Rhode Island has nothing on this place
June 29, 2021
At 922,649 acres – about 1,411 square miles – Olympic National Park (ONP) is roughly the same size as Rhode Island. Comparing something to Rhode Island is, of course, what American’s do.
Beyond the fact that Rhode Island borders an ocean, that’s where the similarity ends. Its highest and lowest points range from sea level to just over 800 feet. Olympic National Park, on the other hand, ranges from sea level to just under 8,000 feet with 7,965 foot tall Mount Olympus in the heart of the Olympic Mountains, the center of the park.
While one could traverse all of Rhode Island in a short span of time, to travel around Olympic NP requires planning for a variety of terrains with summer, fall, winter, and spring all possible this time of year.
It was on June 29, 1938 when the area became a National Park, the 13th largest U.S. National Park and the seventh largest in the contiguous US.
ONP is a true gem in the National Park system. It has a number of distinct animal species found nowhere else in the world including the snow mole, Mazama pocket gopher, Olympic chipmunk, and Olympic marmot. The Hoh River rain forest looks like a scene from a fantasy film with its moss draped trees – the result of receiving 150 inches of rain a year – making it the wettest National Park. The park also features glaciers in the mountains and over 60 miles of pristine beaches.
From the Infallible Wikipedia:
“The beach has unbroken stretches of wilderness ranging from 10 to 20 miles (16 to 32 km). While some beaches are primarily sand, others are covered with heavy rock and very large boulders. Bushy overgrowth, slippery footing, tides and misty rain forest weather all hinder foot travel. The coastal strip is more readily accessible than the interior of the Olympics; due to the difficult terrain, very few backpackers venture beyond casual day-hiking distances.
The most popular piece of the coastal strip is the 9-mile (14 km) Ozette Loop. The Park Service runs a registration and reservation program to control usage levels of this area. From the trailhead at Ozette Lake, a 3-mile (4.8 km) leg of the trail is a boardwalk-enhanced path through near primal coastal cedar swamp. Arriving at the ocean, it is a 3-mile walk supplemented by headland trails for high tides. This area has traditionally been favored by the Makah from Neah Bay. The third 3-mile leg is enabled by a boardwalk which has enhanced the loop’s visitor numbers.”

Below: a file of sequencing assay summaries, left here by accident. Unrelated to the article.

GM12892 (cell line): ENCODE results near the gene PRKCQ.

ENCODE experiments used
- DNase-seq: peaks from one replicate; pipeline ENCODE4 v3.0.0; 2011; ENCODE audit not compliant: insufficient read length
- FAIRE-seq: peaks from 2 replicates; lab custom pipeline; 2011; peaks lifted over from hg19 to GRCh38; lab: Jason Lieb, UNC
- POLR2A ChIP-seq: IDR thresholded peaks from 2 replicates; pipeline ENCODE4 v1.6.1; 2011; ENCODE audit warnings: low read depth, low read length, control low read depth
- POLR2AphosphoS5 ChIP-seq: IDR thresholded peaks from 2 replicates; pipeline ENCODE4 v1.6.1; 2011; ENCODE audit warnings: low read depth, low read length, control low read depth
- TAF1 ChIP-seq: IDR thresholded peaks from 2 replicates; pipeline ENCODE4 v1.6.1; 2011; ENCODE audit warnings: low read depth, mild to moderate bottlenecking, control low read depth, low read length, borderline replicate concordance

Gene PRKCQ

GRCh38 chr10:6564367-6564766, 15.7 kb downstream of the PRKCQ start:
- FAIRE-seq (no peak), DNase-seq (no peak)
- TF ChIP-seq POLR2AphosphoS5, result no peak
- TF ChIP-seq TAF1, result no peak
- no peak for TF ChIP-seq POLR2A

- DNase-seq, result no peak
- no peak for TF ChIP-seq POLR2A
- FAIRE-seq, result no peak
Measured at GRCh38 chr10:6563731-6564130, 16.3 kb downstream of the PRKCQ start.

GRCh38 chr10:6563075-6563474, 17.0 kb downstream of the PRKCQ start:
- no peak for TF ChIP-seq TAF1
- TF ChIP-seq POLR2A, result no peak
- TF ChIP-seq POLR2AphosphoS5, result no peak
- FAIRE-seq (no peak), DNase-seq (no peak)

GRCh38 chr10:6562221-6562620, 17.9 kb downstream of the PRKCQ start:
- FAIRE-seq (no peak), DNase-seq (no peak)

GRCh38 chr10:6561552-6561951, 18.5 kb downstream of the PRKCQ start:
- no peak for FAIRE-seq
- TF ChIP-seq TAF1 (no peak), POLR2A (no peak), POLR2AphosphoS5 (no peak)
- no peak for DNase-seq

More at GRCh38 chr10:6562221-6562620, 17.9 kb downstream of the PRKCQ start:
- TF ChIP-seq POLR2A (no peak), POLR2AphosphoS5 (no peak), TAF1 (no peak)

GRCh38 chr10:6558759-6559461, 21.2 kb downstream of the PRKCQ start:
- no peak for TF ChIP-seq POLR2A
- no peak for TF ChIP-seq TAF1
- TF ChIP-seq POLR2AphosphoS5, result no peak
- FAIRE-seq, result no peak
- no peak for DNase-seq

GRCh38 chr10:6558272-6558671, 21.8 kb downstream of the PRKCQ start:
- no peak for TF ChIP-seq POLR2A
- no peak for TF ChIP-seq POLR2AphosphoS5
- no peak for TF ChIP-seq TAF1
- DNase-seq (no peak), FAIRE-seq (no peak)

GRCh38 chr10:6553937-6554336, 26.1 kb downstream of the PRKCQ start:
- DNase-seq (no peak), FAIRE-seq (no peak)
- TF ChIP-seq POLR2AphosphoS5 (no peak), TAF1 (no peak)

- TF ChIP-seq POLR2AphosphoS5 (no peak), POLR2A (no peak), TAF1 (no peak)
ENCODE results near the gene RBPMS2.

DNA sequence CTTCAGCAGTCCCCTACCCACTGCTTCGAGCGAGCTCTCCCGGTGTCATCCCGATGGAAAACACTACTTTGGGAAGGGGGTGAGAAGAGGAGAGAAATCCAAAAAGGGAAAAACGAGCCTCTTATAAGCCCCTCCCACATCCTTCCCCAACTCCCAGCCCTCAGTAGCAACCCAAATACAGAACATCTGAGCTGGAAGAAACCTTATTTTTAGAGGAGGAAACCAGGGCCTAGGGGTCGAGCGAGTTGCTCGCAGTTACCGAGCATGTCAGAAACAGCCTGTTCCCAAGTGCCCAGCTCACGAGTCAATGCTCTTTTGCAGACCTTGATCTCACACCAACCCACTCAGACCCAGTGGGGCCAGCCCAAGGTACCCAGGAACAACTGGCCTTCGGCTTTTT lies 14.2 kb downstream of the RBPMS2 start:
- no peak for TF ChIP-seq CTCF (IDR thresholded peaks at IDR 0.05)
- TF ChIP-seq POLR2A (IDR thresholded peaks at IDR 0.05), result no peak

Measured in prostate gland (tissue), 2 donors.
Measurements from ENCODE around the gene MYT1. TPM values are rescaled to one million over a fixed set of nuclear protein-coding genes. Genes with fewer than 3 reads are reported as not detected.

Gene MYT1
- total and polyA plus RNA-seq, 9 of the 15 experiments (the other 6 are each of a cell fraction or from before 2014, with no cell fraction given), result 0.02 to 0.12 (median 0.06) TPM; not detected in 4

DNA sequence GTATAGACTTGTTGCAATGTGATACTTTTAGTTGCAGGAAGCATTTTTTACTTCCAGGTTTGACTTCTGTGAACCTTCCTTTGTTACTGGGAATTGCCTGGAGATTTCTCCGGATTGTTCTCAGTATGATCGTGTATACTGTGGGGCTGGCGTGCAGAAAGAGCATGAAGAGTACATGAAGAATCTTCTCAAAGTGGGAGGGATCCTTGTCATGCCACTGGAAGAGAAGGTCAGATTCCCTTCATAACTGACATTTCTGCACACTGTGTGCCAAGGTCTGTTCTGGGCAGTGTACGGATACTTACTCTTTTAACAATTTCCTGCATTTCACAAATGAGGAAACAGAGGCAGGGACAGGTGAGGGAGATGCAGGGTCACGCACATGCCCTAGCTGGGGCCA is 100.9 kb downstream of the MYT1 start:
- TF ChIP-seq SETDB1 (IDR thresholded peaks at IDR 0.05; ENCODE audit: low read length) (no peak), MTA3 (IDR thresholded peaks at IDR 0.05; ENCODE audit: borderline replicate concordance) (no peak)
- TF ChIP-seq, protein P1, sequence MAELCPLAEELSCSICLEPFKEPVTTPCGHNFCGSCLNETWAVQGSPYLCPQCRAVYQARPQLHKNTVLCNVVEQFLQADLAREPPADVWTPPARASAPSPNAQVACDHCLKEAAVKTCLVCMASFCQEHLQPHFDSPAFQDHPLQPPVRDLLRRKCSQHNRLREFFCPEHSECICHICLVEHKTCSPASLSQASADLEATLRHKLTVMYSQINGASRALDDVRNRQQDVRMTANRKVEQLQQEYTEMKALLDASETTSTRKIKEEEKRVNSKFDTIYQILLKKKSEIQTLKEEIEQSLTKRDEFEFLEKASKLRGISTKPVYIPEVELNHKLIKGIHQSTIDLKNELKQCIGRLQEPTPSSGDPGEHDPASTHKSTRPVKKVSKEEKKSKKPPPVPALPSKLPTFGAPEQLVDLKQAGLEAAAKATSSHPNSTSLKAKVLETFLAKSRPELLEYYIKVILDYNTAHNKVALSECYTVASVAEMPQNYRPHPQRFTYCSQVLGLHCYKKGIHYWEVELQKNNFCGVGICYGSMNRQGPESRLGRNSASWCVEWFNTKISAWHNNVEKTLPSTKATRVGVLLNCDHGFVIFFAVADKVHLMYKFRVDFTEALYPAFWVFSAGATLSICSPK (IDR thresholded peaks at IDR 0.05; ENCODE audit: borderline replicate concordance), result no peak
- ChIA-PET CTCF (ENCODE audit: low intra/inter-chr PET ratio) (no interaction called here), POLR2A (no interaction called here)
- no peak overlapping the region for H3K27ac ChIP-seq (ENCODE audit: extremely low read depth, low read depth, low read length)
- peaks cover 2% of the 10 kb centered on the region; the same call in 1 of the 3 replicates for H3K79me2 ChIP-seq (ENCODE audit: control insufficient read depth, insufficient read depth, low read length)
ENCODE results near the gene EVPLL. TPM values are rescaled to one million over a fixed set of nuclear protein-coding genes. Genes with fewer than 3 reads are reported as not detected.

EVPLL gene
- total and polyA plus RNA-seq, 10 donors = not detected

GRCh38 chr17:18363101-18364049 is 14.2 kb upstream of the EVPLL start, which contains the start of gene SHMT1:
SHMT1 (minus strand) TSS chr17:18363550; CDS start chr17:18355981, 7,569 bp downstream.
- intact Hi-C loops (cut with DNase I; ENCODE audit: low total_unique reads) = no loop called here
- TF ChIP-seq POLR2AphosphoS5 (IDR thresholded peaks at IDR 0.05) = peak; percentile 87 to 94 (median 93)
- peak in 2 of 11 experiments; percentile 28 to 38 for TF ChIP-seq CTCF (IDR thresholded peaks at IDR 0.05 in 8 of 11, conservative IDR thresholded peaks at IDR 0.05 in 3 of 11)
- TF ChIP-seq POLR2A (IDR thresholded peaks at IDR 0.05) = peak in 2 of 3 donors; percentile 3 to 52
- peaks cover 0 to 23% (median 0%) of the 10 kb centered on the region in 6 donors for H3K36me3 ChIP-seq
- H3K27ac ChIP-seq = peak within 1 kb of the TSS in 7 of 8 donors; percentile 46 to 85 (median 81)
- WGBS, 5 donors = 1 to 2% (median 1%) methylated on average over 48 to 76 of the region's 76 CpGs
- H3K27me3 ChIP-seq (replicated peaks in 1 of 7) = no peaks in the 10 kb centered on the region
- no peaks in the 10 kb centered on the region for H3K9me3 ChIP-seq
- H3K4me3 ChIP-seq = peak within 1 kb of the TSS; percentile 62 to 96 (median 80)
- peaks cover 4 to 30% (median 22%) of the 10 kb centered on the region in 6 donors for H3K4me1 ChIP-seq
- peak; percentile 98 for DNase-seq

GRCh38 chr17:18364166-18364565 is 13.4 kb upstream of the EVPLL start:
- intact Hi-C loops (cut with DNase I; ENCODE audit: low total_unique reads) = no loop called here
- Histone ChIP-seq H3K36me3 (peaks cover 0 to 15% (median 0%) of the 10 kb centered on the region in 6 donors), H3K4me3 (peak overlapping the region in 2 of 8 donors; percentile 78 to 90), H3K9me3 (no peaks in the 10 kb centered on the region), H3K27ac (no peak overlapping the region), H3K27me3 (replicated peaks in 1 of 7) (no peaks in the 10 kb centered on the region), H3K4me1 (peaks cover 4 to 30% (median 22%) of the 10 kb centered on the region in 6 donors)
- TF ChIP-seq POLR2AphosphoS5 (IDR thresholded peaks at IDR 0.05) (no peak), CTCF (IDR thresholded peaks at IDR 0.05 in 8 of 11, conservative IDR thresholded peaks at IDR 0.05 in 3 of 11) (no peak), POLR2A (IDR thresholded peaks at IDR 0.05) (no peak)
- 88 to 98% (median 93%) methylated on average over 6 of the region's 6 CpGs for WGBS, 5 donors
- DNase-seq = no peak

Unlike its Washington State counterpart, Rainier National Park, Olympic is not overrun with visitors each year. One can visit Olympic and encounter the occasional hiker and a handful of intrepid souls who trek to the beach for its incomparable vistas. One often feels as though they are an explorer from another century, viewing the landscape in much the same way those first settlers saw it.
I first went to ONP as a teenager on a day trip up to Hurricane Ridge. Most of what I recall about that trip was my dad stopping the car in a wide spot so we could get out and visit with a local – that is a deer – who was unafraid of people.
Although I’ve made the foray into the park a number of times, I still feel as though I don’t really know it. Of the 60 miles of beaches I’ve only ever seen the areas near Klaloch, Ozette, and Rialto. There is a stunning beauty when you stand at the Pacific Ocean’s edge and see the sea stacks, crashing waves, and hundreds of birds soaring overhead.
During a 2004 trip with the kids and hubby, we found ourselves communing with a herd of elk – again the elk were unconcerned at the human’s among them – an event which I’m certain the kids still recall. We marveled at the Hoh river rain forest, and all of us got a little bit fatigued at the driving required to traverse the sheer distance between places.
Even so, we still only experienced a tiny portion of the park.
The hubby and I have had on our bucket list to visit every National Park and although we’ve been to Olympic several times, it definitely deserves another trip or ten.
But don’t tell anyone – us Washingtonians like having Olympic all to ourselves.